Hi Jason! I’m glad you’ve been back on the blog, though when you were on hiatus I was selfishly glad for that too since it coincided with a time when I was really behind on blogs — I always love to read yours so I was glad to not have the guilt of skipping out on your posts. 😉 I guess blogging has the same ebb and flow of everything else in our lives, no?
We’re in Boston for three months, because a friend of a friend was subletting his artist’s live/work loft and I thought it would be a fun thing to do. It’s definitely really inspiring being in such creative surroundings all the time… not that that makes me work when I’m having trouble with working, but it’s just generally a good atmosphere.
It’s funny you know, I do often have to force myself to draw/paint a model when I’m not feeling it (because I’ve already committed to the session and paid for it!), and although it’s not so nice at the time, often I really like those sketches after the fact. It has less to do with that “blehhhh” state of mind than the fact that when I’m feeling bleh but forced to be there, I tend to think, “Eh, these sketches are already going to be crap, so I might as well go wild and experiment.” And of course the experiments bring freshness. But I don’t know if writing works the same way. I guess it doesn’t if I’m just trying to write one particular thing, but if I wanted to simply write and didn’t care what about, sometimes those kinds of freewrites lead to fun outcomes.
Thanks so much for the kind words! I’m glad you like my blog and I love reading yours! I don’t get the chance to do much (more like *any*) travel, so I always enjoy the chance to live vicariously through your adventures 🙂
I know when my posts feel forced, I always remember certain writing assignments in high school or college when they’d give a particular topic to write about, and I was just not feeling it, so it felt like I was phoning the assignment in.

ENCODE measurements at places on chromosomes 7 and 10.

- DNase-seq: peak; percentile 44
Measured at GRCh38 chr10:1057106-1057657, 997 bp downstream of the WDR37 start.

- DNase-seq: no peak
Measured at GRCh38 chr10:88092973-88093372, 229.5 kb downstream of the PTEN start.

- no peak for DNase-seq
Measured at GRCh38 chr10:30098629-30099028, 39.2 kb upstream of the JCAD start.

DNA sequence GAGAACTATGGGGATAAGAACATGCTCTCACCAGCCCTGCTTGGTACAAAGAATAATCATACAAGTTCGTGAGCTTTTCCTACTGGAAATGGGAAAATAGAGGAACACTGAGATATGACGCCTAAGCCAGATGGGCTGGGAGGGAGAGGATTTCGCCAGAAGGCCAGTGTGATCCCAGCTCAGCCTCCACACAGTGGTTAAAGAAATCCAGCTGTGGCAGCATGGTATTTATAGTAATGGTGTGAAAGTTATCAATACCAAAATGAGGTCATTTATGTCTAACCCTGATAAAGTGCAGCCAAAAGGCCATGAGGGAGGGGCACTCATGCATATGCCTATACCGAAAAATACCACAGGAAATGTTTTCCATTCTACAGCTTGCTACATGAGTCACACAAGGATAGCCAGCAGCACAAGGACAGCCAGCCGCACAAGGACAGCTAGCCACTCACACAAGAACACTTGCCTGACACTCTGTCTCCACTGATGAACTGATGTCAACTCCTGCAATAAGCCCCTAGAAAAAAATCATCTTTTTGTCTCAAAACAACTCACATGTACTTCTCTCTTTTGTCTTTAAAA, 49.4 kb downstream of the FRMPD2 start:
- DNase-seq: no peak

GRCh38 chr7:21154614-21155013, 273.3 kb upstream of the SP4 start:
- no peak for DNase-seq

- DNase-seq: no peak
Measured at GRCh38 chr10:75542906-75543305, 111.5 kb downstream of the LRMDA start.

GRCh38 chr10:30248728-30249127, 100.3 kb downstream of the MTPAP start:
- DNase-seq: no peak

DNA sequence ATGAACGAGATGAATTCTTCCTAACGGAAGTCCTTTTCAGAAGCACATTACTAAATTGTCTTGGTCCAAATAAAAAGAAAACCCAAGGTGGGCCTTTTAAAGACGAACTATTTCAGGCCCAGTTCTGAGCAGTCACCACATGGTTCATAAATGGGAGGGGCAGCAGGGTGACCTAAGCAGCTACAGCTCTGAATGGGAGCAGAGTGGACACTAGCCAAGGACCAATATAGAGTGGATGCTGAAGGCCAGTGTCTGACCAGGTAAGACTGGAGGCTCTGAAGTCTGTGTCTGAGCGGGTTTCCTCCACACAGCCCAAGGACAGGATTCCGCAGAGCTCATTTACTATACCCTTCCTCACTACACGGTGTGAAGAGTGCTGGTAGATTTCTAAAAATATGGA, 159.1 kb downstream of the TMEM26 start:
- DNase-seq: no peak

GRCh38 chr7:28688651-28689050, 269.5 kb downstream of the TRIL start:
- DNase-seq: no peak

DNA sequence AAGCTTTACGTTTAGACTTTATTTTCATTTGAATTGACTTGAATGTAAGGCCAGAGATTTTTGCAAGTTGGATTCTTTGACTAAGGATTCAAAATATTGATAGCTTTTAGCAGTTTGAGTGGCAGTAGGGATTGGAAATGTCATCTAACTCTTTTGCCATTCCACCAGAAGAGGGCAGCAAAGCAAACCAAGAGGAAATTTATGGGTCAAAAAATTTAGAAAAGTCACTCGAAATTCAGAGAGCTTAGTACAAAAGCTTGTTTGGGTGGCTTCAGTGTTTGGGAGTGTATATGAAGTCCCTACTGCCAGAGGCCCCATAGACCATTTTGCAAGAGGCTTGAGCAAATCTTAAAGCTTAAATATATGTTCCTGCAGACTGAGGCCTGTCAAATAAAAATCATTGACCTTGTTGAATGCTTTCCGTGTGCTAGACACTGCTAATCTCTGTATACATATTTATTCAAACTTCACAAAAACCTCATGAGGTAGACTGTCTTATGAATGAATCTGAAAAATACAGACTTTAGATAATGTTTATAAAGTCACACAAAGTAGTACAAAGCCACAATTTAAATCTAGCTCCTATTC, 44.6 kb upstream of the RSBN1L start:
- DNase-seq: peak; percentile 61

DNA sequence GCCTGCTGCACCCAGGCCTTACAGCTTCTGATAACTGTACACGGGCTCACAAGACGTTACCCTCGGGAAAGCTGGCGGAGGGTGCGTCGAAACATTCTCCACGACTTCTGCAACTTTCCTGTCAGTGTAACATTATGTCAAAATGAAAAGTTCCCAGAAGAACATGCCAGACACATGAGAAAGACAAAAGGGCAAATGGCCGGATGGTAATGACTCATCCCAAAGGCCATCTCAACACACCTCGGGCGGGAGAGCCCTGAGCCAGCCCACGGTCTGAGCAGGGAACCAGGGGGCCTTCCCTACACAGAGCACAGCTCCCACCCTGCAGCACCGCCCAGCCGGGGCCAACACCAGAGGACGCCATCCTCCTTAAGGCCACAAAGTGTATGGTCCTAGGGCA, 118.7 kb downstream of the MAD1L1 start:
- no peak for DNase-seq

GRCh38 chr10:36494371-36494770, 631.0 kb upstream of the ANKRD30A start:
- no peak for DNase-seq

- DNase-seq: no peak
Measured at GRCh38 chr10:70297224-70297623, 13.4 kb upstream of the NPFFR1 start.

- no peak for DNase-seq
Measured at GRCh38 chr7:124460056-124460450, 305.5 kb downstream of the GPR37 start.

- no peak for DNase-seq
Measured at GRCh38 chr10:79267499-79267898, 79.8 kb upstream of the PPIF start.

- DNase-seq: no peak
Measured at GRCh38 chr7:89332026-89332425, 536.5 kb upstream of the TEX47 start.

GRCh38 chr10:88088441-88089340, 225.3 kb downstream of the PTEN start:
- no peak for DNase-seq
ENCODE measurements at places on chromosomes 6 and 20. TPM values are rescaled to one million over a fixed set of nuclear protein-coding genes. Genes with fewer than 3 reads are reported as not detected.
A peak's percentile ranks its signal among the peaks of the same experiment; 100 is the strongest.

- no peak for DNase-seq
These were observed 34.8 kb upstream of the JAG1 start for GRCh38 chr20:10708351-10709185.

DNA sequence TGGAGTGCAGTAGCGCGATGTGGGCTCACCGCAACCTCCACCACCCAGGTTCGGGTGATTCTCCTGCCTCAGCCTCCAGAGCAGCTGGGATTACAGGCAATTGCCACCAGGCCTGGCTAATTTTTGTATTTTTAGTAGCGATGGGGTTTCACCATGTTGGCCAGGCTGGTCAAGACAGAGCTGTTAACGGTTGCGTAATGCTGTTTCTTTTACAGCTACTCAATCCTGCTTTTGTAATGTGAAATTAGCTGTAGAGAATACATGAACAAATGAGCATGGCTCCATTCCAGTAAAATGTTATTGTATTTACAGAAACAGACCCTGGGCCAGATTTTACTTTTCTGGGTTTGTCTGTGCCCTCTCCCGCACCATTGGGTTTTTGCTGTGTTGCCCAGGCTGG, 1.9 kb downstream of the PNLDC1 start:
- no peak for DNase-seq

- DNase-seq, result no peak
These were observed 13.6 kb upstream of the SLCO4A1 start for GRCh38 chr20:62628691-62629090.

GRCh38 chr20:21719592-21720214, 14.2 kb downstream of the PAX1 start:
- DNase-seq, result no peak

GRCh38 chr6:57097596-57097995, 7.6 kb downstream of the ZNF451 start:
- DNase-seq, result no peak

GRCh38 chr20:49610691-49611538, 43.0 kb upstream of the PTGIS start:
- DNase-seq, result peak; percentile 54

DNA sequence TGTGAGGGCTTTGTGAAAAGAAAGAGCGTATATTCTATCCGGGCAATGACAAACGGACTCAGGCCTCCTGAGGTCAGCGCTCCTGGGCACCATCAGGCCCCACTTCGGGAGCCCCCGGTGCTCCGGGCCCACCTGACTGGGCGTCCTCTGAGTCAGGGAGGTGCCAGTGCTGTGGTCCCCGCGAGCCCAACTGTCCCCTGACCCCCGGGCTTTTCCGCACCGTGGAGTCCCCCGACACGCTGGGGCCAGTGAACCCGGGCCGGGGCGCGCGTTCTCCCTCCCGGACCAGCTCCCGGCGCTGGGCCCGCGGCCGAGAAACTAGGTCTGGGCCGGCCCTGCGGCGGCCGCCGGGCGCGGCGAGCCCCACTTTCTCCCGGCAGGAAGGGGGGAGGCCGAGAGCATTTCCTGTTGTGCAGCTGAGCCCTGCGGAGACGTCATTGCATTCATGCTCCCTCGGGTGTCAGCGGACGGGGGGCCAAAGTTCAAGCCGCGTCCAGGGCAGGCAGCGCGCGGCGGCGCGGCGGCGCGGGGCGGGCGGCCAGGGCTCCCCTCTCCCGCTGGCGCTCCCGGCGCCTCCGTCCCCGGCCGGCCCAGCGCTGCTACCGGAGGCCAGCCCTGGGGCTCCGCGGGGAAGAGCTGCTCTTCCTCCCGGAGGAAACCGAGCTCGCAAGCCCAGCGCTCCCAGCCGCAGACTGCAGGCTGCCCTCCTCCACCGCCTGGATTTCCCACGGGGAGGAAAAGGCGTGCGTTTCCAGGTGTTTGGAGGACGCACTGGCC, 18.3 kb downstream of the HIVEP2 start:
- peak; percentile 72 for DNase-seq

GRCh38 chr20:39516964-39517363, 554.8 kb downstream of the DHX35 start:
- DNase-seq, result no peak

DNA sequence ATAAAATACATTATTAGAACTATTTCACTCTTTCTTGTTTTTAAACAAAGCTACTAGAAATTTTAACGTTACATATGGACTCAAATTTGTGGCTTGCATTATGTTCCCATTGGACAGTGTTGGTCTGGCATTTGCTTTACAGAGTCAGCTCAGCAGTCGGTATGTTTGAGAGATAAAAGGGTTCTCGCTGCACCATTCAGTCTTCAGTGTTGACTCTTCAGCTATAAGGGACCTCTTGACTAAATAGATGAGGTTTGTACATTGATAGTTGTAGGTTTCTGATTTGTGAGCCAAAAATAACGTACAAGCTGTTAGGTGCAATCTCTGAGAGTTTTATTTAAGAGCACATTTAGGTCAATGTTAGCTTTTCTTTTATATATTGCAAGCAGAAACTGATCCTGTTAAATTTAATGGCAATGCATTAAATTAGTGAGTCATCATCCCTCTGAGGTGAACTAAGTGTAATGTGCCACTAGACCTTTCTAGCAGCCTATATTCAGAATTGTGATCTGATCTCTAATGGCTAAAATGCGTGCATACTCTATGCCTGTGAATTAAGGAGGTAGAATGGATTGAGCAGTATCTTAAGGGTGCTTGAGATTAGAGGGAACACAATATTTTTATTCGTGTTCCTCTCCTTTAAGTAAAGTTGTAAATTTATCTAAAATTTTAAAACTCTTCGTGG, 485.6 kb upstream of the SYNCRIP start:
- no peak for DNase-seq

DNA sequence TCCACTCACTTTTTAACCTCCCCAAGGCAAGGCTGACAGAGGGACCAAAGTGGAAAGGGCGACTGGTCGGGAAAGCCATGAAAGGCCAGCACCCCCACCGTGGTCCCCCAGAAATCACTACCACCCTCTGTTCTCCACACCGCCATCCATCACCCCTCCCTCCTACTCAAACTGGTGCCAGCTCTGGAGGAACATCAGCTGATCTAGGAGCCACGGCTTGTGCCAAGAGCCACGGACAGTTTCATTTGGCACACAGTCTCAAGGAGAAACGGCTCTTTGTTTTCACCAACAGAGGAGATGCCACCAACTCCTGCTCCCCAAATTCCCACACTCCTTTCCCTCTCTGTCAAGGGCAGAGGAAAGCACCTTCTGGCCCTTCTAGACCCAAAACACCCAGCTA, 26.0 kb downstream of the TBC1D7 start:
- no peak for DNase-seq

While I have zero drawing/painting ability, I’d almost imagine my mindset would be the same if I was either creating art when i wasn’t feeling like it, or even if the model didn’t inspire me for whatever particular reason. And I think in your case it’s neat how you can use that to go wild and get creative and experiment!
I’m glad someone else feels the same way. I owe a blog post but I can’t get myself to get on any sort of schedule to churn anything out. I owe Spoonwiz a post as well. *shrug*
I see you have a new one up today 🙂 I was thinking of you yesterday and wondering how everything’s going. ❤
Personally, I’d rather read one post a month that made me think, than daily posts that I just skimmed. Yours always make me think. And as far as those feelings of being empty of meaningful words, of being rudderless, I think that sometimes we just need a break to let those words build back up inside. We need to pause and soak in life so we can then go back and regurgitate it in our art. Not a compelling image I know, but the best word I could think of. I probably need to go soak, too! All the things that you do right now, are things that will fuel the artistic side when the time is right. So relax and enjoy where you are in this moment. The creativity is simply floating. The rudder will swing out in the right direction again.
Oh thank you, Lisa. I’m late replying to this but I read it the day you posted it, and your last sentences buoyed me so much. You’re quite right of course; the rudder is swinging out in useful directions again.
I have my blogs that make me think, and those with regular posts that I just skim or laugh at. If I had to choose only one I’d opt for the ones that make me think (and obviously that’s the kind I want to be, so I’m honored you think so), but I’m glad I don’t have to choose. 🙂
Dear and beautiful Lisa, you wrote so many thoughts which I completely empathize with and very often feel quite similar. But you know Lisa, something usually happen and it does not have to be anything big, super extremely special, it can be light of the sun in kitchen during the morning like this when I am writing to you and those little moments always bring me back to hope, understanding and being kind to myself. it is almost magical process but always works. I hope you find something magical too, something which brings you back and gives hope and put thoughts and creativity in the right direction.
Thank you, dear Aga. 🙂 You’re right, for me something usually does happen to restore my feelings of hope. In this case it was a kitten and friends and pie. 🙂